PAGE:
Effective Product Development

Effective Product Development

One question that has been preoccupying me in recent weeks is:

“What makes for effective product development?”

Having pondered on this question for a while, my own answer is presently quite simple:

“Meeting the needs of the stakeholders.”

Note I don’t say “Meeting the needs of the customers“ or “delivering value”. I do not single out any particular constituency of stakeholders, nor any particular kind of need.

So what does this statement mean? Let’s deconstruct it:

“Meeting…”

Not exceeding. Not falling short. Exactly meeting. Not that we’ll ever be able to meet the stakeholders’ needs exactly, for we will never be able to understand them or define them exactly.

“You cannot define being exactly on time.“

~ W. Edwards Deming

But it’s a consummation to which we can aspire, at least. And one to approach asymptotically.

“…the needs..”

Needs. Not wants. Not “requirements”. Not what folks say they need. What they actually need. At a specific point in time. To the extent that we have a product which meets folks’ needs, then we have a successful product. And we might do well to remember that rarely are needs of different stakeholder in harmony, congruent, compatible. We have to balance the various needs as best we can. We have to resolve conflicts. And no, I don’t mean compromise. Sometimes, balancing the various needs is just not going to be possible. So sometimes we’re onto a loser as far as coming up with a completely successful product goes. And needs can change. Over time. In different circumstances and contexts. A man in the desert might need water rather more than a man in a lake. So a successful product today, or in one context, may not be so successful tomorrow, or in another context. So we may have to produce difference variants, and change the product over time, to keep it in the “sweet spot” of the stakeholders’ collective needs.

“…of the stakeholders.”

All the stakeholders. Not just customers. Nor just the producing organisation. Nor just its managers and executives. Nor just the employees – developers and suchlike. Some years ago I coined the term “covalent” to describe this.

Few product development or software development folks seem to make an effort to explicitly list their stakeholders. Whether specific (people) or generic (constituencies). And fewer still seem to attend to understanding their respective needs, in any deliberate or organised way.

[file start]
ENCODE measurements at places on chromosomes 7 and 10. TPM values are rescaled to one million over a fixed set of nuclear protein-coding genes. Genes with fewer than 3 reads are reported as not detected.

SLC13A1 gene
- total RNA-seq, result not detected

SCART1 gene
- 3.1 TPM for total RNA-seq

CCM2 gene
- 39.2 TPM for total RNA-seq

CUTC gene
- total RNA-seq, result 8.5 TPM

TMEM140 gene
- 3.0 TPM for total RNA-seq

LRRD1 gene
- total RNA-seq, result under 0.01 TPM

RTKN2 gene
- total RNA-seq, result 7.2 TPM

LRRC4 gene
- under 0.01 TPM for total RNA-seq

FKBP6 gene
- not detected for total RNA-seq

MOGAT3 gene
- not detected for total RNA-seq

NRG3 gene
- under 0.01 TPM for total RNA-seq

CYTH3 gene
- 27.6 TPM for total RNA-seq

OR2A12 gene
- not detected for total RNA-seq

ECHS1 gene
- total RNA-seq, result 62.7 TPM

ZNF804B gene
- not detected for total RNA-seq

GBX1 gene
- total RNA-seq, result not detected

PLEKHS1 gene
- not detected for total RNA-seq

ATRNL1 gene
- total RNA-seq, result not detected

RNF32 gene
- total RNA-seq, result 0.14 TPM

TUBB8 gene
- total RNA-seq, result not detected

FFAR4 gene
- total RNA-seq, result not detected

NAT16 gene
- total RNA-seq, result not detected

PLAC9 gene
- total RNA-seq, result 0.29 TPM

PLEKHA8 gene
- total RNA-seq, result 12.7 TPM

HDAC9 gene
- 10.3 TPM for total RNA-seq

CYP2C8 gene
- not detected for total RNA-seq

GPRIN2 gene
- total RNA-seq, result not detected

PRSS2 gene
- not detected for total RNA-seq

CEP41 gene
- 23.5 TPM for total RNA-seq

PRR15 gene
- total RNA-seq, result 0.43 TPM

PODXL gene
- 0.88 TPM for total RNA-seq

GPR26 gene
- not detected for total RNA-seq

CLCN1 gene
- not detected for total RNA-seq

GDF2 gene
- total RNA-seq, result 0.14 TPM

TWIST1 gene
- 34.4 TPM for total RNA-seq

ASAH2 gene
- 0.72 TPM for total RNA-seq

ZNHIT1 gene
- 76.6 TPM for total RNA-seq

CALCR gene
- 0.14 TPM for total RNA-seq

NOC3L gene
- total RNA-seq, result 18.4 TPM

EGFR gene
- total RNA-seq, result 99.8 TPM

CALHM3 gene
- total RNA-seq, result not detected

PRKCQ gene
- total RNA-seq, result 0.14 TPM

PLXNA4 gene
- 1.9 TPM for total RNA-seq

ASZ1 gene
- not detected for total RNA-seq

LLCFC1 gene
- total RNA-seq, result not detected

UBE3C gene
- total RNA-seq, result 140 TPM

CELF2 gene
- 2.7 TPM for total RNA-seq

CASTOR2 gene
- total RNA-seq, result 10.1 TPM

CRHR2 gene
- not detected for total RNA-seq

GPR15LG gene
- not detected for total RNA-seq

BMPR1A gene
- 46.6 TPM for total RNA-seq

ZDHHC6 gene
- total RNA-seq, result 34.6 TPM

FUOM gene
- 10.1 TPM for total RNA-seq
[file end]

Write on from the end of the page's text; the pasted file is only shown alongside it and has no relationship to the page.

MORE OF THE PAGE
“Corporations should be maximizing stakeholder, not shareholder, value to employees, customers, and shareholders.”

~ Russell L. Ackoff

To sum up then. A product development organisation – or a product development effort – is effective to the extent the it meets the needs of its stakeholders. Simple as.

Having happy customers but dispirited employees is not so effective. Having happy employees but disappointed managers and executives is not so effective. Having happy executives but high costs or impacts on society at large is not so effective. You get the picture.

All the multitude of opinions, ideas, methodologies, etc. that speak to how to go about being effective at product development seem incidental compared to this basic definition of effectiveness.

- Bob

Afterword

One thing has been bugging me about this post. My thanks to Sami Honkonen for bringing it up, which in turn has motivated me to pen this afterword.

He tweeted “This is a local optimum. What about the system? Are you trolling?”

And while I was not trolling, I did fail to mention the systems implications of the answer “Meeting the needs of the stakeholders.”

It was not my intention to imply that effective product development is the sole responsibility of some “product development group” or function. In siloed organisations (the norm), there may be a product development silo. Although that in itself is rather unusual – piecemeal product development and product enhancement being much more common, with the work sliced up and stuffed into the existing silos of marketing, sales, IT, finance, etc.

To get to highly effective product development, the whole organisation must be involved. And ultimately, that means breaking down the siloes, liberating the specialists locked inside each, and bringing them together to evolve new “whole products”. C.f. Prod•gnosis.

Meeting the needs of all one’s stakeholders is always a challenge. Doing so effectively within a siloed organisation – focused on local optima – is even more of a challenge. Maybe being highly effective under those conditions is just not possible. I believe that attempting to move to a place of highly effective product development has profound implications for the organisation as a whole. And not least for the mindset that underpins the siloed model – i.e. the Analytic mindset.

Further Reading

Principles of Software Engineering Management ~ Tom Gilb
Competitive Engineering ~ Tom Gilb
Nonviolent Communication ~ Marshall B. Rosenberg

5 comments
  1. “And one to approach asymptotically.”

    There would seem to be a lot of those in product and software development. For example, it’s desirable for developers (and their management) to get themselves into a “zero defects are allowed” mindset, but the cost of actually achieving that becomes asymptotic as the number of defects approaches 0.

  2. Hi Dave,

    Thanks for joining the conversation. I guess it’s the difference between an aspiration and an expectation (or command).

    – Bob

  3. Sandeep Sehgal said:

    Bob I agree with your idea of meeting stakeholders needs. This statement has more meaning when we talk of software product. Secondly , engagement of stakeholders at each level is required for an effective outcome. Working in silos will only lead us to a very inferior product or not meeting stakeholders needs.

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